Erna and Bill Dingwall at the Pitt Meadows Community Garden.

Erna and Bill Dingwall at the Pitt Meadows Community Garden.

Gardening: Room to grow in Pitt Meadows

Unlike the local real estate prices, no one is going to be outbidding you for these spaces .

With a pending book on edible plants, I have been spending a lot of time around community gardens looking for photo opportunities, and one in particular never fails to impress me.

In fact, the Pitt Meadows Community Garden is currently undergoing a major expansion – essentially doubling the plot numbers from 100 to 200, and despite a lengthy waiting list, it still have some available.

Unlike the local real estate prices, no one is going to be outbidding you for these spaces – which will cost a paltry $35 a year, plus a one-time $5 membership fee, the price being the same whether you’re a financial tycoon or a regular ‘Joe’ like me.

But the most egalitarian aspect of community gardening is that this is no passive investment, as you only get what you put in, with a little hard work and weeding, plus some cooperation from Mother Nature.

By virtue of that investment of time, I find that these gardens only attract the best of people – those who know the meaning and fulfillment of a good day’s work.

I had a chance to meet two such couples on my last visit, one being a long-time member and the other, relative newcomers.

Thomas and Prunella Quanking have been gardening here for about seven years. They and their grandchildren have side-by-side plots and, by the looks of them, you wouldn’t know that their 13 year-old grandson, Jordan Bradford, was in charge of one side – as they are both producing abundantly.

While their garden provides them with about 95 per cent of their summer vegetable needs, Jordan’s is a little more focused on blueberries and kale (for kale chips).

In fact, Thomas and I were discussing blueberries (particularly ‘Northland’, his new favourite) just a few days ago at the garden centre where I work.

Their garden plot is stuffed full with healthy herbs (chives, cilantro, thyme, rosemary), as well as heirloom tomatoes, orderly rows of Swiss chard and flowers for cutting such as zinnias and dahlias.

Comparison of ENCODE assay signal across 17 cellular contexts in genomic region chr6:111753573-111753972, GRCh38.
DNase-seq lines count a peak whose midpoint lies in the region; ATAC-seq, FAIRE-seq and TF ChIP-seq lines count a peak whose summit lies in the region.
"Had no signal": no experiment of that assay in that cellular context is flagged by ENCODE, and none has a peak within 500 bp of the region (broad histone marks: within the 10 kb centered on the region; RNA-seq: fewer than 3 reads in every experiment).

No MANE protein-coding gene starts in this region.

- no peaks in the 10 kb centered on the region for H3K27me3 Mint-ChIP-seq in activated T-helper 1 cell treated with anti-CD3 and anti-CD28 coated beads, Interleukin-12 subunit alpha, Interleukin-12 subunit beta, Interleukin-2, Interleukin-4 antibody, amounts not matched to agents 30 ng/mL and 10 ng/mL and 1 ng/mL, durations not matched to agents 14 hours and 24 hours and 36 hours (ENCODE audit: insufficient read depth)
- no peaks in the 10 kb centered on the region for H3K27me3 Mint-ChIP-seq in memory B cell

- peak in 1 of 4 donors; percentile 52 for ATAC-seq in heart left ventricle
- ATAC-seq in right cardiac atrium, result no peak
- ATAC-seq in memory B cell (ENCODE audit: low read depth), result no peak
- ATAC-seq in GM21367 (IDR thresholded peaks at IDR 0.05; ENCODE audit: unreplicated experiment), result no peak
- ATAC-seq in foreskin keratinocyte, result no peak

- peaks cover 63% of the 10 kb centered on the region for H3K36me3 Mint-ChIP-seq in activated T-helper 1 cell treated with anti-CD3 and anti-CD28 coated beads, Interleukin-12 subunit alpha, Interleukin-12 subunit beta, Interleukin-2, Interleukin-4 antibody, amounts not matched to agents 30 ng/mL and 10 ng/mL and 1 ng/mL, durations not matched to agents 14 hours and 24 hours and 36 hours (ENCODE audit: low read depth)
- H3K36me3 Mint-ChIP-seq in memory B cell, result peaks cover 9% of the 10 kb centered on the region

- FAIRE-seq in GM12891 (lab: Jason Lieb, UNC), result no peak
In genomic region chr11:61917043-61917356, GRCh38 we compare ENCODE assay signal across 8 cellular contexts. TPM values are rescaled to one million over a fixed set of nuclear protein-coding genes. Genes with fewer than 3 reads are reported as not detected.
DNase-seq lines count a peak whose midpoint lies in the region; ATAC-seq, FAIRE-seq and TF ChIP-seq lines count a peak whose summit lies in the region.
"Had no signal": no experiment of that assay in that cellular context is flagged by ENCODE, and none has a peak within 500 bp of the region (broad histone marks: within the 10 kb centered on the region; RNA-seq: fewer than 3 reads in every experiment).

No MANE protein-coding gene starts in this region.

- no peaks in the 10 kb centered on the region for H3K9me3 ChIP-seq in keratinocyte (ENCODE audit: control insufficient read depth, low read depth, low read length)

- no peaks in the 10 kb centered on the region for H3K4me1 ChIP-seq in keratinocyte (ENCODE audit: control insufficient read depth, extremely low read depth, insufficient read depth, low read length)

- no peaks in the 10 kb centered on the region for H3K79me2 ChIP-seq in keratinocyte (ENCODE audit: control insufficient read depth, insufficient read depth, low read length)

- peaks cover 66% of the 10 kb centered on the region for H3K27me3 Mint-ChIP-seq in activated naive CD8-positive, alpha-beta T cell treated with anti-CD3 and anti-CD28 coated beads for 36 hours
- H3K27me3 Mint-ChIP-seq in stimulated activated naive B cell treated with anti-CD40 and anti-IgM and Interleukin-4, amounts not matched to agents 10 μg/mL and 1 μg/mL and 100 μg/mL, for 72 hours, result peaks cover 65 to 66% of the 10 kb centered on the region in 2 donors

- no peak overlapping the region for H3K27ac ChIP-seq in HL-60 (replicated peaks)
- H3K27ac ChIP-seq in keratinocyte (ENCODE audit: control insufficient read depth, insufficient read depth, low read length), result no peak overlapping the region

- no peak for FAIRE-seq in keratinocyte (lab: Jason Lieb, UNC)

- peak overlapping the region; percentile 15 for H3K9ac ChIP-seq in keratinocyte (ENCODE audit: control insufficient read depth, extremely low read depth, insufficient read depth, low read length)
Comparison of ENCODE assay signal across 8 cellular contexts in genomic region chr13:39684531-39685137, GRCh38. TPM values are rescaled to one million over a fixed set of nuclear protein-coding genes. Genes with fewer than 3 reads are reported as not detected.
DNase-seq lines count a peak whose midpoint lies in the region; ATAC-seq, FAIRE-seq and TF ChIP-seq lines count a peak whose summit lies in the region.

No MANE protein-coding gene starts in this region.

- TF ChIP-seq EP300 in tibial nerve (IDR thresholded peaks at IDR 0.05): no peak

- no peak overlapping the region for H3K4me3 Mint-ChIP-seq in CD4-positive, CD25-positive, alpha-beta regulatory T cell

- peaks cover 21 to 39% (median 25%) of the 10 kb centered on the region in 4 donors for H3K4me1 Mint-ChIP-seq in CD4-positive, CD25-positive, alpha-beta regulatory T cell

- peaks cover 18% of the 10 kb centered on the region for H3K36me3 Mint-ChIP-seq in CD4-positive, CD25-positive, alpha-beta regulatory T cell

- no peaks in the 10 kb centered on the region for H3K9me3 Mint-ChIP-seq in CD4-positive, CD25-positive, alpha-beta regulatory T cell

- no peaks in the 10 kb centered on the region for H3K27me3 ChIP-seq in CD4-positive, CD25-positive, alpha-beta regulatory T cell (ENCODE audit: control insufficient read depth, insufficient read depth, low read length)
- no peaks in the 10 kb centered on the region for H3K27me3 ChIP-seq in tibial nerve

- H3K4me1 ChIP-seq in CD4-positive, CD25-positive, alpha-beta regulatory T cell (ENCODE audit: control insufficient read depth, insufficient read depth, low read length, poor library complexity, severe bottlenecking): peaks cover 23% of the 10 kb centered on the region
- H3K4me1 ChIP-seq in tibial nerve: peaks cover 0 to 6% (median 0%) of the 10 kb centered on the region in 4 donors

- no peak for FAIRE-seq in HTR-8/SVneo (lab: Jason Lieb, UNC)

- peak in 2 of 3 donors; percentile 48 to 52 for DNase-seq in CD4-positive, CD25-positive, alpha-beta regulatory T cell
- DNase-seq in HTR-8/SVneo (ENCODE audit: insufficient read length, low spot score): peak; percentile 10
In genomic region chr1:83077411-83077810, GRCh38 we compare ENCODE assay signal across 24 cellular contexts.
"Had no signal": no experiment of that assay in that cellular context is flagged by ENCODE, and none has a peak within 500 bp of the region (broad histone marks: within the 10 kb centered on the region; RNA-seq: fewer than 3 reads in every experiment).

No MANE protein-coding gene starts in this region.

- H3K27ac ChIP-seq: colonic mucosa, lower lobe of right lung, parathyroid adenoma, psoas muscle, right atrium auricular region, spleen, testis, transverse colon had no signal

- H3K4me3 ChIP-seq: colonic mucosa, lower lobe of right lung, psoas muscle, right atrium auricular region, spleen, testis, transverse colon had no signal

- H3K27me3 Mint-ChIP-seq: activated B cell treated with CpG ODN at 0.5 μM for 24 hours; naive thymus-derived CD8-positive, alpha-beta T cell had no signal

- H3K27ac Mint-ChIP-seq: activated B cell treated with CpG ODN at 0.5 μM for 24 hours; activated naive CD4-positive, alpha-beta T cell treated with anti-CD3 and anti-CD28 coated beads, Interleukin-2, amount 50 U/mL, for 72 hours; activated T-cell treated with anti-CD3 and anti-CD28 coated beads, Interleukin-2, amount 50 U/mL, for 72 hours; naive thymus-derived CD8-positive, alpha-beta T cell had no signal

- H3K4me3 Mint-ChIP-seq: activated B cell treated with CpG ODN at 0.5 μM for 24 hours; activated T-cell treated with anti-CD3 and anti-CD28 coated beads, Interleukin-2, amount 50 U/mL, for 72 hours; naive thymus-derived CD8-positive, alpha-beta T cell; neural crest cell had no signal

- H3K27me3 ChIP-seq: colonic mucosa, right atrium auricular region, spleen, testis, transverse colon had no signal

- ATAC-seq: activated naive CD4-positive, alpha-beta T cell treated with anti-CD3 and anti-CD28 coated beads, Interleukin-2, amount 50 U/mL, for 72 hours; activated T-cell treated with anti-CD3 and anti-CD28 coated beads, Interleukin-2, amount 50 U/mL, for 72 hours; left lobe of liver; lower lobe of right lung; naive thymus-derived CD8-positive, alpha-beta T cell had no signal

They grow here because they live in a townhouse, but they also enjoy gardening with their children and grandchildren.

Prunella appreciates the fact that no pesticides are allowed on site, ensuring that everything they harvest is organic. They also value the many friendships they have made here and the way the executive runs the community garden so smoothly – in essence, everyone seems to get along just fine.

The other couple, relative newcomers who I found tending their second garden in the new expansion (they also have one in the original section) was Erna and Bill Dingwall. They were weeding a healthy crop of potatoes while I asked them a few questions about why they garden here and how they enjoy it.

The answer to the first query is that their home is so full of ornamental plants that they have no room to grow edibles there.

The second plot came into play when they realized that they both wanted to share the gardening experience with their four grandchildren, whose ages range from 4 to 12.

They also had high praise for their fellow community gardeners, who are always giving plants or some kindly advice to help them along.

With its own greenhouse, honeybee hives (for pollination), bathroom, tool shed and shaded leisure area the Pitt Meadows Community Garden is kind of like the world’s coolest fort, but with vegetables growing all around it, and unlike most clubs with these sort of amenities, everyone is welcome.

pmcommunitygarden.ca.

 

– Mike Lascelle is a local nursery manager and gardening author (hebe_acer@hotmail.com).

 

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